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Is Water Reuse too Risky for the Food & Beverage industry?

Environmental regulations and ballooning water costs are forcing many industries to use less water. While most are opting to reuse water there are a few industries still holding onto their old ways of doing things. In fact, one of our good clients recently discovered that he’s a bit of a pioneer in his industry.

Squeezed by environmental regulations

This client produces organic food and was recently confronted with a difficult situation. Environmental regulations meant that he couldn’t put his wastewater down the drain. The water he used to wash and rinse his equipment contained too much sugar and other organics to be discharged into the environment.

He had to find other options: perhaps he could haul the water away, maybe he could clean it up enough to discharge it or maybe he would have to move his plant somewhere he could discharge this water. After evaluating a variety of options, Durpro got the call to come see if we could help sort things out.

Forced to be a pioneer

Our team studied a number of possibilities with this client and only one possibility really seemed acceptable. In fact, it seemed awesome. Not only would the plant’s water be cleaned up enough to be released to the environment, it would be clean enough to reuse! In fact, his water discharge would be reduced by 95% and all the water discharged could go straight to his septic system.

This is where we give our client a big, resounding hi-5 for being a real pioneer in his industry. You see, the words “water reuse” have been taboo in the food & beverage industry because of the perceived risk of contamination. The fact is, though, that today’s technologies allow us to reliably clean up some wastewater streams so that they’ll be fit for human consumption. Of course these types of treatment systems need to be designed with extreme reliability in mind. We got a huge helping hand from GE Water & Process Technologies in designing the final system. Given Durpro’s and GE’s track records our client was willing to try something new and to push the envelope in a very risk-averse industry. Kudos to him.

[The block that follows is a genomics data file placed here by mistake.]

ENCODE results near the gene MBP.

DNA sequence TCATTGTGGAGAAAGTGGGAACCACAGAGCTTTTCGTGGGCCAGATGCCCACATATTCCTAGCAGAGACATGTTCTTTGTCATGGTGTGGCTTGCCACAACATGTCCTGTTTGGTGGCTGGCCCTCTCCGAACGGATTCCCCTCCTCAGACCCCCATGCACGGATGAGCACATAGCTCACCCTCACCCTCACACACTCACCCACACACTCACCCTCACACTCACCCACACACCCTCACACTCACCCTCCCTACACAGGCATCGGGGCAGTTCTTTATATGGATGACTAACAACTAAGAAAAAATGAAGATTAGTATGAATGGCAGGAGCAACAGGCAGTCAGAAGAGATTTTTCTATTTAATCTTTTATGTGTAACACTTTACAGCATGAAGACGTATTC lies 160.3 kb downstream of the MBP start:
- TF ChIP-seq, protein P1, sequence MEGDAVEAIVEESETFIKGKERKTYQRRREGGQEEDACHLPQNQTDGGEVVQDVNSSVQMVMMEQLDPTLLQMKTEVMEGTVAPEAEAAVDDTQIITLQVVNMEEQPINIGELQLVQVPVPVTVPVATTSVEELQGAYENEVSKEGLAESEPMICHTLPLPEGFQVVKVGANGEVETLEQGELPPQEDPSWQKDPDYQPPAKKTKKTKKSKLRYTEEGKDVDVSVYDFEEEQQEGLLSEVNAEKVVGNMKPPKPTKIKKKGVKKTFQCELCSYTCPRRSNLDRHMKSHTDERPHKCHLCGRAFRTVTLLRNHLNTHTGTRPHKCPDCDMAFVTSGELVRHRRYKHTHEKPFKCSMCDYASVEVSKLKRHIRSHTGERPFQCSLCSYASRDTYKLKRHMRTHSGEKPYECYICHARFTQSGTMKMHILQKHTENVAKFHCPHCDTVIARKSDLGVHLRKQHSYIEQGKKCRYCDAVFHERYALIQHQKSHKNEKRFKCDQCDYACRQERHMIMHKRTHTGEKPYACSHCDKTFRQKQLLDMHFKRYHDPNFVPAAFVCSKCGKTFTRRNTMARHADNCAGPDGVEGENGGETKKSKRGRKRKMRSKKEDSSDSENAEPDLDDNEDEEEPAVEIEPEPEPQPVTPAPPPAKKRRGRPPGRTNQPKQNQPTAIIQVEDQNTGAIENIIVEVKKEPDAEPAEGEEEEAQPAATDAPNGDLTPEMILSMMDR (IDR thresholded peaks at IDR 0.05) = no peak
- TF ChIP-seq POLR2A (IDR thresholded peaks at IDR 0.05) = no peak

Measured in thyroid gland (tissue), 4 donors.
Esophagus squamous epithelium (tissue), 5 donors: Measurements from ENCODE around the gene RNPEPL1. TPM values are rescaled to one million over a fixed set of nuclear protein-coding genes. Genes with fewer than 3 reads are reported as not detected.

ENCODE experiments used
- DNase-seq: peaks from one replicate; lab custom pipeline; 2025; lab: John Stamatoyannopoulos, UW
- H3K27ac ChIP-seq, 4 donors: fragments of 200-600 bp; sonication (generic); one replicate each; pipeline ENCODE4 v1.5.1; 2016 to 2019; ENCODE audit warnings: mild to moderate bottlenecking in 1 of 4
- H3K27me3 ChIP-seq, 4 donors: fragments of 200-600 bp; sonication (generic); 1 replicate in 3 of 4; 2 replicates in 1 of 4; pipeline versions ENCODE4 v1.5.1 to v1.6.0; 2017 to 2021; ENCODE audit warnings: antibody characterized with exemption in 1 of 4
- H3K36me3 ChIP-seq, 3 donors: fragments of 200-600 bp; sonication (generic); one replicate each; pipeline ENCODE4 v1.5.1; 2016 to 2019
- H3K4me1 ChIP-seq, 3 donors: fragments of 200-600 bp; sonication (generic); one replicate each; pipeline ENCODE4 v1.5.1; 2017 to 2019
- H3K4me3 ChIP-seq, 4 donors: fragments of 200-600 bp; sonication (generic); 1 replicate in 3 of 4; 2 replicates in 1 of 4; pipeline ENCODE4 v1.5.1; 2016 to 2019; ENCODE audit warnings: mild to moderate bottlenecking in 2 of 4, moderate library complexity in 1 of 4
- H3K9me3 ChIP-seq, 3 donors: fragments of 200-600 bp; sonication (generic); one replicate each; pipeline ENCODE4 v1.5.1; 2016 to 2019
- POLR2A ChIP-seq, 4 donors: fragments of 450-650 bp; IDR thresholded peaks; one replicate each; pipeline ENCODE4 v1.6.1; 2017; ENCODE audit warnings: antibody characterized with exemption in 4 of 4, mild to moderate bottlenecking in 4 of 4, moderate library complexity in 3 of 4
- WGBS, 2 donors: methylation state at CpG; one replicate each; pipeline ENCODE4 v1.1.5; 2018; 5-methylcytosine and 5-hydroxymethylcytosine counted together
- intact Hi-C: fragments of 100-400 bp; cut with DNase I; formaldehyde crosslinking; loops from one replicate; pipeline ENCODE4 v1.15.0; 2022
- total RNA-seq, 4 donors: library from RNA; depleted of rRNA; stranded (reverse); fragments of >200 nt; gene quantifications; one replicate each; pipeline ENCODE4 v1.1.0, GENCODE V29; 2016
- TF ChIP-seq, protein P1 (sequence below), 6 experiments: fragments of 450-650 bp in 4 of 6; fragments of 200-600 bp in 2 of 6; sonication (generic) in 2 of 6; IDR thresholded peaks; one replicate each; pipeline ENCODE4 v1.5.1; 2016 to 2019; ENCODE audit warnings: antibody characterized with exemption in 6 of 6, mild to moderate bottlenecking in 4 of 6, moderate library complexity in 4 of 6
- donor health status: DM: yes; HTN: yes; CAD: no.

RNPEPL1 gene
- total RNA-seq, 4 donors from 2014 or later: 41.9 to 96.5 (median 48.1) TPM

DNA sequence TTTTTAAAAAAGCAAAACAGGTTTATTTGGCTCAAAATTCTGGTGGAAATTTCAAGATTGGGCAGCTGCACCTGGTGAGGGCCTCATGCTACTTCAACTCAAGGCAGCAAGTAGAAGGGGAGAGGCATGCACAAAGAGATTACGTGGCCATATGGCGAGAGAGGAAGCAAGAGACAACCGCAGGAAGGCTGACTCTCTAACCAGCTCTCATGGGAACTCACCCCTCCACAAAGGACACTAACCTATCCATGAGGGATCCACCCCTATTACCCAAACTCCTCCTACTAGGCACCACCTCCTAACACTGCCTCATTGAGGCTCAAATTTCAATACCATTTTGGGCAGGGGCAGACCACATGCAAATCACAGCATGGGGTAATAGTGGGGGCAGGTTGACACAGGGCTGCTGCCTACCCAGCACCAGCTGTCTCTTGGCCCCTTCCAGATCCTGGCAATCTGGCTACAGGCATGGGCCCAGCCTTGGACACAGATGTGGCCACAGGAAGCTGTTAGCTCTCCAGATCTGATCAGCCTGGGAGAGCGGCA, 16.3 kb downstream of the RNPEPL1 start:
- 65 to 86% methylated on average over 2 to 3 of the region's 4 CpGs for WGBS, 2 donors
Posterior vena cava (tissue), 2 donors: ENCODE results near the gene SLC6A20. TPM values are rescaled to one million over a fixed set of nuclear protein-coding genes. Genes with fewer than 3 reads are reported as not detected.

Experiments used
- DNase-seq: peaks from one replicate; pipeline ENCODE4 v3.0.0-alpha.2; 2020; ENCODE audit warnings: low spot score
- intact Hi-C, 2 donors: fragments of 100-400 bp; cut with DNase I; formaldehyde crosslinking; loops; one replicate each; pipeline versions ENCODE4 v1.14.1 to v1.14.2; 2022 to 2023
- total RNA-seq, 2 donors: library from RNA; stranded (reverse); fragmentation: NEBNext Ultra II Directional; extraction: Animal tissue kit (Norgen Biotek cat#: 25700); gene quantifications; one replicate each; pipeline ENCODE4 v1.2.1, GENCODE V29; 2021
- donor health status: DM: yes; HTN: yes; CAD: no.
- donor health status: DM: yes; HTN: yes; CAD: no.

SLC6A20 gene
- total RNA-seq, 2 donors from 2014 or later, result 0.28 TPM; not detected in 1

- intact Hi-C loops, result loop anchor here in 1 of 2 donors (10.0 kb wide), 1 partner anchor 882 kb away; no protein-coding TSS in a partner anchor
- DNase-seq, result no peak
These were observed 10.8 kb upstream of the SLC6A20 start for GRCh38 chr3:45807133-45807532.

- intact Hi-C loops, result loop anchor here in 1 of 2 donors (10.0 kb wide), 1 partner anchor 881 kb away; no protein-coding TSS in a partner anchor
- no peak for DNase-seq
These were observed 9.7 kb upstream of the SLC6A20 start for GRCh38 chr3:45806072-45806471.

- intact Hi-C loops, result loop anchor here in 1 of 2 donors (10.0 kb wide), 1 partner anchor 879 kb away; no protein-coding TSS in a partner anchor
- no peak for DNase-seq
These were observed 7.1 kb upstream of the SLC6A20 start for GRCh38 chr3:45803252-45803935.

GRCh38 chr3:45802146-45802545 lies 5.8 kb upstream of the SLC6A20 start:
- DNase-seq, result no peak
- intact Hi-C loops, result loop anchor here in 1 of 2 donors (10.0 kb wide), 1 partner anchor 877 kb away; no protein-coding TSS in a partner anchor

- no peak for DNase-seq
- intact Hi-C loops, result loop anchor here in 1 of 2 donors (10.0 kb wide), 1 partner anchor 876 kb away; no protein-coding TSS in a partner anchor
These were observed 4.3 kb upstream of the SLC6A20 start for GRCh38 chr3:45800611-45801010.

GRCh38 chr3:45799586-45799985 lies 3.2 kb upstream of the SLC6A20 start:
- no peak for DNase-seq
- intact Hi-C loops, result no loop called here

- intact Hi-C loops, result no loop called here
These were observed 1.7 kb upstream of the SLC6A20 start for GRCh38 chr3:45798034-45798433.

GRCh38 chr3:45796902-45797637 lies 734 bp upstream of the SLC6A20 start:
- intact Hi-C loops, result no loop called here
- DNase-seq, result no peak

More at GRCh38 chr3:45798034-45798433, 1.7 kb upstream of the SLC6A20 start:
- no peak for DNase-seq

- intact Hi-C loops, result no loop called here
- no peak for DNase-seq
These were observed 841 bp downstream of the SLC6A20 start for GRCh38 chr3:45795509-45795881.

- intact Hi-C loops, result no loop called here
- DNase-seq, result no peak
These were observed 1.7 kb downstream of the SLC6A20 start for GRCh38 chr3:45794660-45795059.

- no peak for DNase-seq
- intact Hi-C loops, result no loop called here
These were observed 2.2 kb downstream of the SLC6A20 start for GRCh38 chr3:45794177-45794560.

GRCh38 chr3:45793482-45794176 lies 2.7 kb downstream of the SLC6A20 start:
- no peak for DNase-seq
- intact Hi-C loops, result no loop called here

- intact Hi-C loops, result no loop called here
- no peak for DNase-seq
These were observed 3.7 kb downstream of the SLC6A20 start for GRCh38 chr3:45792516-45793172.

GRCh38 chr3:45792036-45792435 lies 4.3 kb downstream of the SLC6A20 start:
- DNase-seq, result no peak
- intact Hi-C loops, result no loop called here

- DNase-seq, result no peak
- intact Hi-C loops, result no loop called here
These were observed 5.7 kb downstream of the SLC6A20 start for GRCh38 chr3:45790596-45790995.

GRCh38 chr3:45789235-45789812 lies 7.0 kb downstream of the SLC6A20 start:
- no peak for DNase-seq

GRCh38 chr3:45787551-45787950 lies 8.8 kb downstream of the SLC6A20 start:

So, how did it all turn out?

So far so good, and we’re confident it’s going to keep going well. Obviously, like any complex system there were some kinks to iron out at start-up time. Things are now very well on their way to running smoothly and the client is very happy with the results. We’re still in the very early stages, so we can’t boast too loudly about a perfect track record just yet. That’ll need to wait a few years.

So, what technologies were involved?

To put it simply, the plant now has two water sources: softened well water to make up for the 5% discharge and evaporation losses and a small (very small – 2.7gpm) membrane bio-reactor (MBR) system to clean up the rest of the water for reuse. For some added safety all production water is filtered by 0.2 micron filter cartridges and treated with a UV sterilizer.

This is the kind of project we love

We spend a lot of our time and energy grinding out quotes and proposals for systems that, for us, require almost no creativity. We already know how to solve the problem so it’s just a question of convincing the client and executing well. While those projects keep the lights on and can have a great positive impact for our clients, we do take a little extra pleasure in doing something a bit more edgy.

It’s really fun, once in a while, to get involved in a project like this one where there’s potential to massively change the way a given industry uses water. We loved working with GE’s engineering team to design the miniature MBR system needed for this project. Usually, an MBR this small can’t be done economically, but we were happy to find a way to make it all come together for the client.

Ok, enough boasting. If you’ve got a water reuse project in mind or if you’ve got your own water saving initiative to boast about, please share in the comment section below.

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